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Saturday, January 25, 2020

Business Education

Authentic leadership involves becoming someone to ourselves

Deon Newbronner, leadership coach, Truth.Works.

We live in a complex world. Technology is evolving on a daily basis, the news is constantly breaking and it can be difficult to stay in touch and up to date both professionally and personally. As a result, we tend to over complicate things in life – and in leadership.

As a leader, it can sometimes be difficult to discover your true purpose in life and live and lead according to it. I’ve always wanted to do a good job and wanted to be accepted, and sometimes just wanting to fit in can put us under a lot of pressure.

It’s important to get valuable feedback

One thing that I’ve found is valuing others’ opinions over your own can be debilitating. Trying to become everything to everyone means we become nobody to ourselves. Instead, we need to try and become someone to ourselves, which in turn will make us someone to others; it’s not rocket science!

Of course, when it comes to leadership, it’s important to get valuable feedback from people around you and use that feedback, whether in a workplace or just from family and friends. But perhaps we should focus more on giving ourselves feed-forward (a different way of thinking about feedback), rather than relying on others for it.

Time is a great healer

When it comes to giving yourself feed-forward on a difficult situation, time is a great healer. When you reflect on a situation sometime after, things don’t seem so bad and time can fundamentally alter your outlook, allowing you to focus more on what really matters.

I remember a recent argument I had, it was with someone from a call centre. I remember that, hours after the argument, I found myself thinking of all the things I could have said to them to make my argument better.

On reflection, the after effects of that argument actually ruined most of my morning! But actually, I found that I remembered the event from a different perspective later on in the day and didn’t seem so angry about it anymore.

Time can change your perspective of an event or situation and transform your whole experience of it. It’s important that we focus on changing our own circumstances in order to achieve our “why”, because if we rely on outside circumstances to change in order to live and lead with direction, we may have to wait a very long time!

I am not saying don’t seek feedback at all

If you’re struggling with your own thoughts and feelings about yourself, looking for the answers to your “what next for me” questions and are constantly seeking feedback either at work or through family and loved ones, you end up not seeing how amazing you truly are.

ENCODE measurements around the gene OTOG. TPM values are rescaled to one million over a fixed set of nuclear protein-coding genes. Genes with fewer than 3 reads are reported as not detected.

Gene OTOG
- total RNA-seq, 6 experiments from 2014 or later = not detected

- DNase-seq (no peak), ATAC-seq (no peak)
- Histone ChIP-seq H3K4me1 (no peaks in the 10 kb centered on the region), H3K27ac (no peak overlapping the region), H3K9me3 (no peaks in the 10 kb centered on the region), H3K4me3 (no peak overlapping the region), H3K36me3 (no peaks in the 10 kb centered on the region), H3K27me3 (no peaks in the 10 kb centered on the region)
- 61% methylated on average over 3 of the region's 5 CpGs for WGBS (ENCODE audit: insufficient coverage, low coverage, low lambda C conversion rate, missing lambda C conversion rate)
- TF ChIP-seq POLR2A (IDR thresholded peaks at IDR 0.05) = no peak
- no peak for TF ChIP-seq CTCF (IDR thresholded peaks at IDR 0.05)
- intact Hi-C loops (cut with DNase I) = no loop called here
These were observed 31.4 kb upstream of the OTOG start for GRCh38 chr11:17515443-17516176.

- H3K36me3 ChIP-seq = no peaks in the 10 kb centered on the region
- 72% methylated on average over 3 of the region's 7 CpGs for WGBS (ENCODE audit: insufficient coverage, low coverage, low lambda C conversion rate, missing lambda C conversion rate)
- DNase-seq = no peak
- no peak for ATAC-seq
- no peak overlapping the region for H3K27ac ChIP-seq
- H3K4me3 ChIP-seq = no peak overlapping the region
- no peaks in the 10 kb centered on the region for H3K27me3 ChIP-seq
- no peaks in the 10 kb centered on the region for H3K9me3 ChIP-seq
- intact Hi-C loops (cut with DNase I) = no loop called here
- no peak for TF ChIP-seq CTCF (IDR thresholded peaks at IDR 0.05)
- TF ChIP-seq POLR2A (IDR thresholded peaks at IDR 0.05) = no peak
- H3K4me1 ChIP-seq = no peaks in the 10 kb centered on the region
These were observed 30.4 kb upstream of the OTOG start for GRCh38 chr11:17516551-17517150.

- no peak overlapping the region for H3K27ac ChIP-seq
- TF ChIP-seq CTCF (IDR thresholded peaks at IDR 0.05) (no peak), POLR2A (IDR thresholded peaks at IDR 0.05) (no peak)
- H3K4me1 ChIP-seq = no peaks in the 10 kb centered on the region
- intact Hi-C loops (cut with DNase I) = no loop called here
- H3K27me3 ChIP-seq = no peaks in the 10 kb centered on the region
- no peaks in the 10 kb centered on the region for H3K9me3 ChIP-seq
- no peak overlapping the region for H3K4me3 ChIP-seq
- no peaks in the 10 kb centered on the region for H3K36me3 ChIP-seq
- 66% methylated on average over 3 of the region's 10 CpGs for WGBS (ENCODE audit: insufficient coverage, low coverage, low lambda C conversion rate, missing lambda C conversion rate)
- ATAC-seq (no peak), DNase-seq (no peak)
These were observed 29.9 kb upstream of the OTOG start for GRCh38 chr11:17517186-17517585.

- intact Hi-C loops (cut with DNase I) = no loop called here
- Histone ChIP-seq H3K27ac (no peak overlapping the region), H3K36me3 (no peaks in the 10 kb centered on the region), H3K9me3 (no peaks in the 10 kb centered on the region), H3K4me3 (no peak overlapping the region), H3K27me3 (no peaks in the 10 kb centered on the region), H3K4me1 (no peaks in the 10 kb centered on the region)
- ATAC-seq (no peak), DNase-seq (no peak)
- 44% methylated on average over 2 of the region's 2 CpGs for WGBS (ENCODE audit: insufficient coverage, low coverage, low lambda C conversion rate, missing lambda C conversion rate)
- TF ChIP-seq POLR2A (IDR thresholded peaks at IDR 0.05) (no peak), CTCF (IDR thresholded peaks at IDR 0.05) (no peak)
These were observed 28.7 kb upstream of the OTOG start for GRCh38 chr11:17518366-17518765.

The result is that you measure your success and self-worth through the eyes of another, which isn’t good for effective leadership. I should know, I’ve done it for years. I am not saying don’t seek feedback at all. Just notice how much importance you place on others’ feedback versus your own feed-forward.

Make a shift in your perspective

We all want recognition, acceptance and to feel like we fit in at some point in our lives. Tom Marshall describes this as the spiritual dimensions of intelligence underpinning leadership. But it’s very important to pay attention to the degree in which you seek approval from other people.

I suggest making a shift in your perspective and being proactive in seeking approval from yourself, then you’ll no longer be dependent on external circumstances.

Next time you’re reflecting on an event or situation you’ve been involved with, I invite you to ask yourself these three questions:

  1. What did I do well there and what should I do more of next time?
  2. What could I do next time to improve the situation for all involved?
  3. What am I grateful for in myself?

If you do this regularly and use your own values as a benchmark for thinking, feeling and behaving, you will be much more successful at using your values to live through your true purpose – your “why”. This gives you direction in times of change and upheaval.

So how do I find my ‘why?’ 

Your ‘why’ is the reason why you are here, and choose to lead and live in the way you do. It is informed by your values. Leading authentically is knowing your “why” and consciously choosing to use it as your anchor in every moment.

The way we find our purpose is by living intentionally everyday. Intent is the heart that pumps the blood of purpose. It’s simple.

Choose a single word as an intent for everyday

Choose a word, any word, to set as your intention for the day ahead. This can be anything. Although personally, I like to choose words that tie in with my values. They motivate me to be a certain way. They drive my thinking, feeling and doing.

Hold that word in the front of your mind when you are in conversations, meetings or presentations. Allow it to influence the way you stand, speak and use your body language. In other words, allow it to drive what others see. In time, you will begin to notice your intentions build your purpose; your “why”, and ultimately help you to lead in a meaningful and authentic way.

It’s easy to over complicate things in life and leadership but this is a simple and effective way to build trust, make better decisions, focus on the things that matter, reinvent your style and lead with purpose – becoming an authentic and truthful leader.



Deon Newbronner
Deon Newbronner, leadership coach, Truth.Works. He is the author of My Game: The Formula for Everyday Leadership. Deon Newbronner is an opinion columnist for the CEOWORLD magazine.
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